That’s when Kendell looked up and saw a fire truck down the road. The truck was stationary, which told him they could potentially help.

“I just remember looking and I saw the fire truck probably about a block up,” Kendell said. “I guess something in my mind said go get them because we were screaming for help, yelling for help and no one else was coming over to us.”

Kendell took off up the road, stumbling in the running water, but he made it to the firetruck and waved it down. Meanwhile, Hatch, Esplin and Tuileta were still trying to lift the car.

As the firemen made their way to the car, a few other bystanders joined and finally lifted the car. The woman came to the surface, but wasn’t breathing and was completely unconscious. The firefighters took the woman and left.

By the time they were able to get her free, it had been at least four minutes. That was four minutes they knew she was trapped underwater. Then came the hardest part: everything was out of their hands now.


“I just remember sitting out in the corner — me, Tobin, Kaleb, Mo and a few other people — just trying to figure out, just trying to process what just happened,” Kendell said.

The trio spent three to four hours helping everyone move their belongings out of their apartments. That timeframe paled in comparison to trying to free someone trapped underneath a car.

“I don’t know how long it took, but it felt like it took ages,” Esplin said.

Hatch sat on the corner with a thousand-mile stare as the rain kept coming down and pondering the situation. Esplin said he still thought about it at work this past week. All they could do after the firemen took her to the hospital was play “what if.”

What if they had found her sooner? what if they were able to lift the car sooner? what if they waved down first responders first?

“I was thinking to myself, I couldn’t pull her out,” Kendell said. “Like, what if I was able to pull her out? I was hoping and praying that she made it.”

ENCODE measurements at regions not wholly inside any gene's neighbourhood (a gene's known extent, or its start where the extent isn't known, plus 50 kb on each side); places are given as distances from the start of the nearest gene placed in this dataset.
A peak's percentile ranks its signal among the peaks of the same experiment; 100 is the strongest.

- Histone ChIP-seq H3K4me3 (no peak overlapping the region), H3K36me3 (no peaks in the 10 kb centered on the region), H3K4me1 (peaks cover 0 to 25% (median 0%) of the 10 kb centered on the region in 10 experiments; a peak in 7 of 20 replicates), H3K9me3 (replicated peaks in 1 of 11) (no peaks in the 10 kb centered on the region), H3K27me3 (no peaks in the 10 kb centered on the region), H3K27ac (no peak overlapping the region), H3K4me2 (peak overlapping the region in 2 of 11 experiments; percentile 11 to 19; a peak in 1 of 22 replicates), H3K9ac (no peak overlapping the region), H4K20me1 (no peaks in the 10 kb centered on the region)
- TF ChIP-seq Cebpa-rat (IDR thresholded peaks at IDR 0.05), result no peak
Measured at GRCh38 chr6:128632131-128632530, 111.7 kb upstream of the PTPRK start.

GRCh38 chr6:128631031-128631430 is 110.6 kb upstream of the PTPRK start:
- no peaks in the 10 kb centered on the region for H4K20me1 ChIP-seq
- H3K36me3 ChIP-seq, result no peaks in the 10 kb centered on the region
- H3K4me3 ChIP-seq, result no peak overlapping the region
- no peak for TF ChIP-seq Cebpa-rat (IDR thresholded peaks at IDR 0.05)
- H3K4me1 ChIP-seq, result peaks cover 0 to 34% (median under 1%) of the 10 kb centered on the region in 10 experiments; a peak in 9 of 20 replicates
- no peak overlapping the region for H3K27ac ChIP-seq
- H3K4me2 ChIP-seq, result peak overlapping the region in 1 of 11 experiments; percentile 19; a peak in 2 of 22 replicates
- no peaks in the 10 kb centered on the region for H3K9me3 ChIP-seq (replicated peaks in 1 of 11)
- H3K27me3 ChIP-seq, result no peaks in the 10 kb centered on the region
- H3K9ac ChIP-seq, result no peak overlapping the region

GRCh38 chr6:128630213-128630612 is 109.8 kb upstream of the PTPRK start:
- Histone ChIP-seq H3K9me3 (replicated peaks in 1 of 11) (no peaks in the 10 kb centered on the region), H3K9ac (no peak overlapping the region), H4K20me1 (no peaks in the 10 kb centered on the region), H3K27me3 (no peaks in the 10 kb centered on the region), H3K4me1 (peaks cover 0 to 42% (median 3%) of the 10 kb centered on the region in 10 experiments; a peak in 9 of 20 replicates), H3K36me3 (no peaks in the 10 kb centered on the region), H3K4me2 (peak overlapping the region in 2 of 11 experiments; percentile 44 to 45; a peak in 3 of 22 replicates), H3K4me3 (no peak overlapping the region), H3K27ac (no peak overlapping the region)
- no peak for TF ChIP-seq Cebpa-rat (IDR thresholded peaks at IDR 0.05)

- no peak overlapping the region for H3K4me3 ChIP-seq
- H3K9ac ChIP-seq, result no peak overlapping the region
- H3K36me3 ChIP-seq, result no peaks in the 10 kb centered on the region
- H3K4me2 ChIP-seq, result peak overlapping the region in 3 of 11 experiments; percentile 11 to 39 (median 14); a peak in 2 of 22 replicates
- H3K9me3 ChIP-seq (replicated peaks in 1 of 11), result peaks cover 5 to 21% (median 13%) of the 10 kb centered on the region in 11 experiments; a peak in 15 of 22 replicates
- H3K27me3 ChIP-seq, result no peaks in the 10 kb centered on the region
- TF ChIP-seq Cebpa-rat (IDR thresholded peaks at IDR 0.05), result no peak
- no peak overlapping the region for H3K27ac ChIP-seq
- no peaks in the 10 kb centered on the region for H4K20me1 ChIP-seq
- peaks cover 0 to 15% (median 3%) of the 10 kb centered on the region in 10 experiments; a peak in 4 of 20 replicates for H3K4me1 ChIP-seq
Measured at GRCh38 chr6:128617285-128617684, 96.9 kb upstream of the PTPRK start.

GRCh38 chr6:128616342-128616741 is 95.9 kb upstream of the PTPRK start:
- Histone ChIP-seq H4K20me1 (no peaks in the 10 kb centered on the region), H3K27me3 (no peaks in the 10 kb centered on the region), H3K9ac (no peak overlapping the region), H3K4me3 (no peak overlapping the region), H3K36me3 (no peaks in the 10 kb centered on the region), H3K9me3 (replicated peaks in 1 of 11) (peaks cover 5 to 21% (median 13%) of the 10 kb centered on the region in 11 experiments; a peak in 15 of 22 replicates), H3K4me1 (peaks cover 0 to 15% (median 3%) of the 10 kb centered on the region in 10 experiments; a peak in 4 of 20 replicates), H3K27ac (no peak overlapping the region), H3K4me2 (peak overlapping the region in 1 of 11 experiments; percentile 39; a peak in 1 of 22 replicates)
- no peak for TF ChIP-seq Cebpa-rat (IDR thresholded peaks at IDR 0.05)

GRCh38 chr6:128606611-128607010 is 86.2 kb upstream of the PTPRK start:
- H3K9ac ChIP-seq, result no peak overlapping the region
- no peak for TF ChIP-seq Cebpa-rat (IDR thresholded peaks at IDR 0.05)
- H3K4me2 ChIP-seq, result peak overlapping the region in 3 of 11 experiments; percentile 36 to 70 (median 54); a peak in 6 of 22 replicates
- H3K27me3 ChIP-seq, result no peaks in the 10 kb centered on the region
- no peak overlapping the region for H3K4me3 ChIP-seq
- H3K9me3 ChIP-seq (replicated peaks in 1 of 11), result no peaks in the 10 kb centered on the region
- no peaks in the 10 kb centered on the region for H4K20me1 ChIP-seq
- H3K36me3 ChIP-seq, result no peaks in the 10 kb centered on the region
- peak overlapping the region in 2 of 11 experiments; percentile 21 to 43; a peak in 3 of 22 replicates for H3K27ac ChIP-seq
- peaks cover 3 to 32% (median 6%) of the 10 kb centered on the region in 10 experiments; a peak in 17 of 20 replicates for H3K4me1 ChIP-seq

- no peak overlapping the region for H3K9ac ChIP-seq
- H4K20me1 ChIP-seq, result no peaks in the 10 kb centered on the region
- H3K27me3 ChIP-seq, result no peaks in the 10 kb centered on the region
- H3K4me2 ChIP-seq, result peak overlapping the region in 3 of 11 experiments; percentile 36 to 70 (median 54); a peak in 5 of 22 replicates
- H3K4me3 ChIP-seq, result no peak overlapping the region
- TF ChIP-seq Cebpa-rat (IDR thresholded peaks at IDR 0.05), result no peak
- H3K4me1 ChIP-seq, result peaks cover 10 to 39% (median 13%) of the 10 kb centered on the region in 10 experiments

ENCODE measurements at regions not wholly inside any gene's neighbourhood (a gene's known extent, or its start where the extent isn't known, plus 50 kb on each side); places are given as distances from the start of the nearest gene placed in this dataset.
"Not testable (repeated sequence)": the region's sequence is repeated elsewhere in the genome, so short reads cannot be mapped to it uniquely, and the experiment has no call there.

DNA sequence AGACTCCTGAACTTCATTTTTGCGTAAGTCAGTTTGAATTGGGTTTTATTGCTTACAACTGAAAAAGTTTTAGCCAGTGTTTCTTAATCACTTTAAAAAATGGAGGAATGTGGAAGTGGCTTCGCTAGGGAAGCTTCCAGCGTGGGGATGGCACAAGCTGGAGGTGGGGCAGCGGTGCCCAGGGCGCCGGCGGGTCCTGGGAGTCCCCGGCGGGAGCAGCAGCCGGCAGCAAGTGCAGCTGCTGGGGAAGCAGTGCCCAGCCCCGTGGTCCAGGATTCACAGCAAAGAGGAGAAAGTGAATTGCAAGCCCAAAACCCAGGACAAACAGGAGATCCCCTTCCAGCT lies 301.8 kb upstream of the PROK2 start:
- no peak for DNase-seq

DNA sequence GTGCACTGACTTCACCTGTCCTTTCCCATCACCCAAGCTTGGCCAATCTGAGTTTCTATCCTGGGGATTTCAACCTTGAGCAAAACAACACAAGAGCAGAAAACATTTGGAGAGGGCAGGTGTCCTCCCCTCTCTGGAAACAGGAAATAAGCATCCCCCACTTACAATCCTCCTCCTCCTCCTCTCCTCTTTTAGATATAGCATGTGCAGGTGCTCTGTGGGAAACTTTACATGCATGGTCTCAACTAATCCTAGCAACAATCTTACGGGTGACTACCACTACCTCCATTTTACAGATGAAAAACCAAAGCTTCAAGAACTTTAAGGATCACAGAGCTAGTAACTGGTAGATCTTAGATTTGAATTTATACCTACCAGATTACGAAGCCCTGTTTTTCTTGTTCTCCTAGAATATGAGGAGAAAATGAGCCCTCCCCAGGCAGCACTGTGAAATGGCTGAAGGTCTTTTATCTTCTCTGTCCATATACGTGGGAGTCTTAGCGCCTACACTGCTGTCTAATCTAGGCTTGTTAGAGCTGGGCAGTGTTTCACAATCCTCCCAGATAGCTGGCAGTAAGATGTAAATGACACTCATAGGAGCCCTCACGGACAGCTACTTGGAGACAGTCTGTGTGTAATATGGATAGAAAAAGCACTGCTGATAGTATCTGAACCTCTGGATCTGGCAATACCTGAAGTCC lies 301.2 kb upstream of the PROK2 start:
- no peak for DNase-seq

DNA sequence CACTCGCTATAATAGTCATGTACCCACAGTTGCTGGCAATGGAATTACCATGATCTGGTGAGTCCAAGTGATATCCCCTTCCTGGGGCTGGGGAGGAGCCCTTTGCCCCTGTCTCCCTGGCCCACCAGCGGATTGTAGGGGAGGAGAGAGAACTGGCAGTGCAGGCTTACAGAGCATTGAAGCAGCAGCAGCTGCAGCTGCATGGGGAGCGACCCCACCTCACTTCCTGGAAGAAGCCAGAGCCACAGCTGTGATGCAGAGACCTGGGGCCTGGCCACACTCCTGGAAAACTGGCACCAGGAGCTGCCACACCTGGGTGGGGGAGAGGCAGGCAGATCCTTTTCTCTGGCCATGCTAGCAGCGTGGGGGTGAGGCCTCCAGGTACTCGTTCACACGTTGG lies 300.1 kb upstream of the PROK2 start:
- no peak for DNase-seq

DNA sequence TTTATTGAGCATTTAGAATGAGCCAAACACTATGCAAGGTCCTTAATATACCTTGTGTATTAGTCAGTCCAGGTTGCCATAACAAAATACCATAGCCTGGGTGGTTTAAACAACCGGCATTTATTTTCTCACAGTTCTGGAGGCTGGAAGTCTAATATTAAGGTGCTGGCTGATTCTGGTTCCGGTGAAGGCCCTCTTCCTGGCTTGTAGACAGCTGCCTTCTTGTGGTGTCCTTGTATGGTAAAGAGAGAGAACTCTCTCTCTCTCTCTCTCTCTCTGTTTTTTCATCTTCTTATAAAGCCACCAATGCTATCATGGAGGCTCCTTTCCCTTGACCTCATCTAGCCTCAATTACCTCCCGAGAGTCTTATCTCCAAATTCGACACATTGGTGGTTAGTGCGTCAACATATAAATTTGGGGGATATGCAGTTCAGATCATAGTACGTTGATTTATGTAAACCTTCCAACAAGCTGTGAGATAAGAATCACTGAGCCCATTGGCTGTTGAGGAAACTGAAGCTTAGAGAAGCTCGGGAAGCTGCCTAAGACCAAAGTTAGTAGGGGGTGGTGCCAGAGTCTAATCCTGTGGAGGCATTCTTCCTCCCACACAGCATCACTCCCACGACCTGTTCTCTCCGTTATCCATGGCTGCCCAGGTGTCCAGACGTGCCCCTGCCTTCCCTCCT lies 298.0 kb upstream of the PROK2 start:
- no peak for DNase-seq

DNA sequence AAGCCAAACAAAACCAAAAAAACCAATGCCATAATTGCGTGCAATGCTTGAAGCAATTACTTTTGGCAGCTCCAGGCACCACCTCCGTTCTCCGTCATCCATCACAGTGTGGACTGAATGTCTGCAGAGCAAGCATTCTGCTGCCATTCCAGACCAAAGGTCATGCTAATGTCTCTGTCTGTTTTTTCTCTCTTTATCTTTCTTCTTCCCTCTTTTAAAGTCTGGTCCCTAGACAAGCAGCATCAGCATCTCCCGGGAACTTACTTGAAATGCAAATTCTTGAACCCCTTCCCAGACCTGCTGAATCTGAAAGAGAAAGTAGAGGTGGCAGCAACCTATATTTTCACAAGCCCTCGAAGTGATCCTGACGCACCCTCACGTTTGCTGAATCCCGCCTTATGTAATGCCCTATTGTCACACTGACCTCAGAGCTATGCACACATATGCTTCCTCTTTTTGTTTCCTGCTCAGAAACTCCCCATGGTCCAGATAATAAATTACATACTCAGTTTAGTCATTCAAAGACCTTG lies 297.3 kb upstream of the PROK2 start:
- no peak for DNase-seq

The three did the only thing they could in order to keep their mind from trailing too far as the rain started to subside: head back to the apartment complex.

“To kind of lessen the trauma and lessen what happened, we just continued to help people,” Hatch said. “Bucket water out of their homes, and just try to help save whatever we could of their belongings.”


‘Help others whenever they’re in need’

The following day brought the best news: She made it.

The woman was alive at the hospital, and their efforts to save her answered that “what if” game: They arrived, lifted the car and got help just in time.

What the three roommates did is grounds for praise. But, the three of them don’t want any extensive honor for what they did.

They’ve even been described as “heroes,” something Hatch, Kendell and Esplin don’t really agree with.

“I’ve heard that a few times,” Kendell said. “But, I just feel like just a normal guy who is in the right place at the right time.”

“Being called a hero is something that’s an honor and it’s awesome,” Hatch said. “But, it’s just something that I’ve been taught to do from a young age; always to help others whenever they’re in need.”

“I don’t think of myself as a hero,” Esplin said. “I just think of myself as someone that helped someone to be able to move on with their life.”

That wasn’t the first time Hatch and Tuileta have been given the chance to help someone who needed it, either.

Earlier in August, during a team meeting atop the Dixie Rock, the DSU football team helped a women who had her hair caught in her rappelling equipment. This is why what Hatch and Tuileta did Sunday night doesn’t surprise their head coach.

“These men have stepped up in these situations and didn’t really flinch,” DSU coach Paul Peterson said. “If you’re a guy that’s looking for opportunities to serve people, there’s going to be stuff that presents itself. Are you going to step up? I’m really proud of my guys that they have.”

All four stepped up during one of the direst moments of the past month in St. George. They might not have mentally gotten past the moment yet, but time can heal that wound.

Whether or not they consider themselves heroes, Esplin, Kendell, Hatch and Tuileta saved a life without even thinking twice.

“It really seemed like it was one of those things where you really didn’t know what was going on,” Kendell said. “Then in a matter of minutes, you’re saving someone’s life.”

Follow Chris Kwiecinski on Twitter @OchoK_, and contact him at CKwiecinsk@thespectrum.com, or (435) 414-3261.